The Community of Beckley

Beckley Post-Herald
August 21, 1972

Beckley Charter Much Changed Since Inception

Editor's Note: The following article is the text of a speech that Peter Laqueur presented to the Raleigh County Historical Society Aug. 10. Laqueur used for sources information from Harlow Warren, Mrs. Dorothy Amick and the files of Beckley Newspapers Corp.

By Peter A. Laquerur

History is a field that has always fascinated me, partly through the influence of my family, which is full of amateur historians and a few professionals. My brother presently is getting his PH. D. in history at Oxford.

My interest in history has not really been the scholarly pursuit, but more of a hobby. Wherever I have gone, I have made it a point to learn something about the history of the area, its people and its growth.

My interest in the history of Beckley stemmed from two main sources, the main one being Hal Scott, whose friendship and wisdom I have long respected.

Listening to him tell stories of Beckley and Raleigh County in the early part of this century has always fascinated me. He always told me enough to make me go and dig a little deeper.

The second and equally important influence is Dorothy Amick, who actually inspired me to do my first articles on Beckley when I told her of the 100th anniversary of the 1872 Beckley Charter last Feb. 29. It was from this that I got the real bug." [sic]

I was immensely happy when I was asked to speak before this group because it offered me that opportunity to dig a little deeper and find more background on the development of this great city - Beckley.

No doubt many of you are familiar with the early history of the city, but I shall review it from the beginning, when Gen. Alfred Beckley came here from Philadelphia in 1836 with his first object being to create a new town. After two years of labor, the Virginia Assembly established the town of Beckley.

There really wasn't much to it. It was a fork in the road and had, at the most, five families in a 20-mile radius. Five trustees were appointed to run the city but they did not have much to do because actually there was no town. Legally the town existed but concretely it did not.

The first duty of these five trustees, Alfred Beckley, Clarkson Prince, William Prince, John Bailey and Richard McVey, was to lay off the area chosen for the town and to designate streets and alleys.

The town was to be no larger than 30 acres and the five trustees had the power to make any laws and rules that they felt were necessary.

When the trustees first met, the area was, as John Beckley, Alfred's son, wrote, "a howling wilderness." Little is known of what all these men did.

Evidence of a layout for the town dates back to 1848, when Beckley filed his "papermap" with the Fayette County Circuit Clerk. Much of what he designed still exists today and no doubt accounts for our traffic problems.

While these men were working on developing the town of Beckley, General Beckley already had grander plans - that of a new county with Beckley as its seat of justice.

The general always dreamed of the town becoming a major agricultural center and the seat of justice.

Two years before Raleigh became a County in 1850 (formed from Fayette County), the general donated a tract of land, where the present courthouse stands, with the understanding that this land would belong to the people of Raleigh County as long as Beckley remained the county seat.

Thus when Raleigh finally became a county in 1850, Beckley became the county seat and remains so to the present. Only once was it challenged - when there was a movement to move the county seat to Lester - but this was defeated by the citizens in a special election.

During this early time little is known of what took place. The Civil War broke the calm atmosphere of the community, which was still in its infancy.

It was not until 1872, when the second charter to the city was granted by the West Virginia Legislature, that Beckley, then known as Raleigh Court House for a short period, began to take the shape of a town.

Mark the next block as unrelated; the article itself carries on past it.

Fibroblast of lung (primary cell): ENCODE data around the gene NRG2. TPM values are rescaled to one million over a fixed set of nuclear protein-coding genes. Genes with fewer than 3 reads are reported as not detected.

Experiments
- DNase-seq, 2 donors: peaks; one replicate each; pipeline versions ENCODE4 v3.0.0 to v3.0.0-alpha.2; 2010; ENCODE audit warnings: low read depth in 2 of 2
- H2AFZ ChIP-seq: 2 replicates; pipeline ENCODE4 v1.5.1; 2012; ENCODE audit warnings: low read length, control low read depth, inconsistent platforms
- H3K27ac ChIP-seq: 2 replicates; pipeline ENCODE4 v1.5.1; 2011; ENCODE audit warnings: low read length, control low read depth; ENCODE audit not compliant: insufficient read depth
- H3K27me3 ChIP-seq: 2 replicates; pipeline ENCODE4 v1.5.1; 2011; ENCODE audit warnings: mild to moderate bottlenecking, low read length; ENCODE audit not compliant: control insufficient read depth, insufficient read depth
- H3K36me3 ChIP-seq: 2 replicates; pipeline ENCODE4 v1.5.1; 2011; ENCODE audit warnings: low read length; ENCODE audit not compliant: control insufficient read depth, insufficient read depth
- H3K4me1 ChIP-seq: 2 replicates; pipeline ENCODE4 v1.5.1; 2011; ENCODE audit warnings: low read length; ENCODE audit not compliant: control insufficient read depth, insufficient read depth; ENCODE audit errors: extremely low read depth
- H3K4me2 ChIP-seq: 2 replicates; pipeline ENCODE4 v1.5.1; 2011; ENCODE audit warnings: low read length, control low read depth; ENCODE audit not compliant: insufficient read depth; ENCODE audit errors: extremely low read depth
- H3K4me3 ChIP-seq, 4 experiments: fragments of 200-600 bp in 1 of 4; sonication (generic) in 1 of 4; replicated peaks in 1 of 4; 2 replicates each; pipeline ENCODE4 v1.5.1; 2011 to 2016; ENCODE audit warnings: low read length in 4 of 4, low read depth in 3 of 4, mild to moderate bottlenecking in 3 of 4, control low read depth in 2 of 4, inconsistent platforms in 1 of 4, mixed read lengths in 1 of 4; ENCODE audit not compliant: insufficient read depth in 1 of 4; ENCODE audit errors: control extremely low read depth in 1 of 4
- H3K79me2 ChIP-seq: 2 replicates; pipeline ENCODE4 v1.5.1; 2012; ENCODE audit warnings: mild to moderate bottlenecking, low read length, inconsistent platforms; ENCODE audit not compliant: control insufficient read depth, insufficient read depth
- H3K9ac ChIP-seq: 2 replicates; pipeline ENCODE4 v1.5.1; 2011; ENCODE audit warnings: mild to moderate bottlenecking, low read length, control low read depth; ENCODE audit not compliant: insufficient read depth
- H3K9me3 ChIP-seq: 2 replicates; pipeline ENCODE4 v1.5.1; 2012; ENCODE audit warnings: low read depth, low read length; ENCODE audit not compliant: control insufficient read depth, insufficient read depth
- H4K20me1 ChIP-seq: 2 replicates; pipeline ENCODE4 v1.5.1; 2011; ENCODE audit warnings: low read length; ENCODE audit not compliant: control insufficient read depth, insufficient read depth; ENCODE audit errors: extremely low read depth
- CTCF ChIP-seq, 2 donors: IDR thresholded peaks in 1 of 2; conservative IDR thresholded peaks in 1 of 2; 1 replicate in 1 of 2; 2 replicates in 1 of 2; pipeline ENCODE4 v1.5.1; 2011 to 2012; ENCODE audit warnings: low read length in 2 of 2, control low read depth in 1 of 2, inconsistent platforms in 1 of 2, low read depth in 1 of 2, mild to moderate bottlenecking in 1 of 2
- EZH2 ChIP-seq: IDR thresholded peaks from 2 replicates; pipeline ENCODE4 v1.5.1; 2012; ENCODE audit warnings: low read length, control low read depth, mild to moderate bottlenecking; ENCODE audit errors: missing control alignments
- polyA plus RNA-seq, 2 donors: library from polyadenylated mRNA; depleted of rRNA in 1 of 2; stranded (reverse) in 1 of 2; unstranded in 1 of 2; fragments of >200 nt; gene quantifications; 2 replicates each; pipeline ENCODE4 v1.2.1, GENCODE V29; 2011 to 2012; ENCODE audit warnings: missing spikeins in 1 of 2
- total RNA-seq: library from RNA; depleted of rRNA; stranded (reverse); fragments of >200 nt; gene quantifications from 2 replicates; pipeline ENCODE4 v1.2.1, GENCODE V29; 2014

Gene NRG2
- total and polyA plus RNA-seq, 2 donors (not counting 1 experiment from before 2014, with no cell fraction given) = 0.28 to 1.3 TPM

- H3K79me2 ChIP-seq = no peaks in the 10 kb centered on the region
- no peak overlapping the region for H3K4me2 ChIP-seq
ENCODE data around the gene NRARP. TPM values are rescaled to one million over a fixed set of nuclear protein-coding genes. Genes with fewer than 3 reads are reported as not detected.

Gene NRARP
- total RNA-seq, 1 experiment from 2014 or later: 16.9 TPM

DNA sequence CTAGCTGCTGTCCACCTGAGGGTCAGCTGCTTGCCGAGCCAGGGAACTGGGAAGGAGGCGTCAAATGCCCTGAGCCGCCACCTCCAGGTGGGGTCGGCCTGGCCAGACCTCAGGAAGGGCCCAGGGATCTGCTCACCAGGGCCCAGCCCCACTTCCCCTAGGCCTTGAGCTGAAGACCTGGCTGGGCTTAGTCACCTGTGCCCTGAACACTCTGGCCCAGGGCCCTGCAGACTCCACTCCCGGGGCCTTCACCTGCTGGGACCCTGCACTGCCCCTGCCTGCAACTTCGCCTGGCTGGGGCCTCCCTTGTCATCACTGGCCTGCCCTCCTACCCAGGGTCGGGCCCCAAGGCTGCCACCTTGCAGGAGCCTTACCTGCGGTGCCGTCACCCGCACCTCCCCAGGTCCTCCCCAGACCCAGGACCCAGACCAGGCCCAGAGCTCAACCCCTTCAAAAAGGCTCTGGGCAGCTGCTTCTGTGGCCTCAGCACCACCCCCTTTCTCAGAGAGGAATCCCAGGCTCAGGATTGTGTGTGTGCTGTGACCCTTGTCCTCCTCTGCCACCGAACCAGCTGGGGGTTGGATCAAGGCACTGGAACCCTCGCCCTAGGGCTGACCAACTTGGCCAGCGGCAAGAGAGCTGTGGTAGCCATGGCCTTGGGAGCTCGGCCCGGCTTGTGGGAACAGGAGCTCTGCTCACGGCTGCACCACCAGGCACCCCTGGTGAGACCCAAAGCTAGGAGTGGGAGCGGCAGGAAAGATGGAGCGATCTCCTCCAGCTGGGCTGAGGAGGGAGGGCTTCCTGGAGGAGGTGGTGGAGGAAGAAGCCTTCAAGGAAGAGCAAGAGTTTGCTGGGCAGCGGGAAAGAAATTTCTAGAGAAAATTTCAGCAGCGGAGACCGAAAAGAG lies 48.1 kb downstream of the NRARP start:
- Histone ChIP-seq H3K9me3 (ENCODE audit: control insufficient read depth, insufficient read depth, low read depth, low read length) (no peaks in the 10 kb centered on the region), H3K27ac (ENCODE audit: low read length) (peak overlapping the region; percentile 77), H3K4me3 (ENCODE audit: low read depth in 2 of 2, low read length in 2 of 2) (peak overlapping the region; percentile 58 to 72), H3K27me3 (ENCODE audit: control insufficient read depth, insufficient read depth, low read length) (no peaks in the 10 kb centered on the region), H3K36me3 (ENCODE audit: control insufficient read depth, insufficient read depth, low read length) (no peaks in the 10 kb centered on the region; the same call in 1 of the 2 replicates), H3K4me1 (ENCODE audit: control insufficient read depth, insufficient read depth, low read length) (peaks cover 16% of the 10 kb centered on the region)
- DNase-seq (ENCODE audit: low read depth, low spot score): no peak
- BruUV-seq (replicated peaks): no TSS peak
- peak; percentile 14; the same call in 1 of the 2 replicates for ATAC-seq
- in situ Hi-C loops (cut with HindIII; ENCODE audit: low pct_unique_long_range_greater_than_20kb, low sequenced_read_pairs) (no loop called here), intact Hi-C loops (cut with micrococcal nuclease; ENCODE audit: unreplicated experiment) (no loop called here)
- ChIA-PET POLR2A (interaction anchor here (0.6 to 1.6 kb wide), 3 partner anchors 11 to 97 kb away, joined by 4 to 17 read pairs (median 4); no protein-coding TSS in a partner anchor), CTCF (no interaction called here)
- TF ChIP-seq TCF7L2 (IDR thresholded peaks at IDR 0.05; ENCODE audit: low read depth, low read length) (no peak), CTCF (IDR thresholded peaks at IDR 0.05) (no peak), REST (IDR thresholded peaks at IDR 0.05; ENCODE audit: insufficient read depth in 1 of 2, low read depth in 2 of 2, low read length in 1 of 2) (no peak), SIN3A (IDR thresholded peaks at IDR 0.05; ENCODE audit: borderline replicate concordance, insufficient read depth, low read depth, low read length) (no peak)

This charter designated offices for the city and Beckley found itself with a mayor for the first time. Who he was was [sic], no one knows but it could have been John Beckley, Alfred's son.

The year of 1872 not only marked the new charter but also saw the first economic stirring in the city.

First there was the new state constitution and secondly, the opening of a railroad, the C&O, which ran from the eastern seaboard to the Ohio Valley and came within 10 miles of Beckley.

During this time, Beckley had grown some, but the area around it grew more rapidly. There was little action in the city and there was also little, if any, official law. There was no police chief until John Williams became the first one in 1887 and even then, he was a one-man force.

We move now briefly to the 1894 charter, which allowed for the position of treasurer but otherwise made no changes.

It was not until the turn of the century that Beckley began to move. Between 1890 and the next charter of 1908, the city and county grew rapidly and prospered.

The first coal mine was opened in the county in 1891 and soon thereafter many more followed. Business grew so much that a bank was finally established in Beckley in 1899, with the McCreery family as the principal founder.

The charter of real importance to us was the 1908 charter granted by the Legislature Feb. 1, 1908. This charter changed the status of Beckley from a town to a city and outlined in detail the various officers the city should have and what the duties of these officers would be.

This charter made provisions for mayor, recorder, treasurer, police chief, assessor, health officer and street commissioner and five councilmen.

All officers except police chief, treasurer, assessor, health officer and street commissioner were to be elected by the citizens.

Once this charter was effective, city elections were held and they were, according to several reports, rather heated. Who actually won is matter of conjecture. One report shows Joe L. Smith to be the winner and another shows Robert B. Robinson winning.

Robinson died before taking office, thus passing the office to the recorder, Lucian Davis, who later resigned in 1911. Most persons agree that Davis was mayor and that Smith took office in 1910 and resigned in 1912 to become a state senator.

The mayor and the council had a big job - that of financing the paving of principal streets such as Main, Neville and Third Avenue. Their prime concern was to get the new city out of the mud and out of debt.

One particular incident during these early years that I enjoy concerns the matter of cows in the city streets.

The time was 1924 and it was a May council meeting. The chambers, then on South Fayette Street, were packed. The issue was whether cattle were or were not to be allowed to roam free in the city.

Several years earlier, an ordinance had been passed prohibiting this but the pro cattle people were so strong that it was rescinded.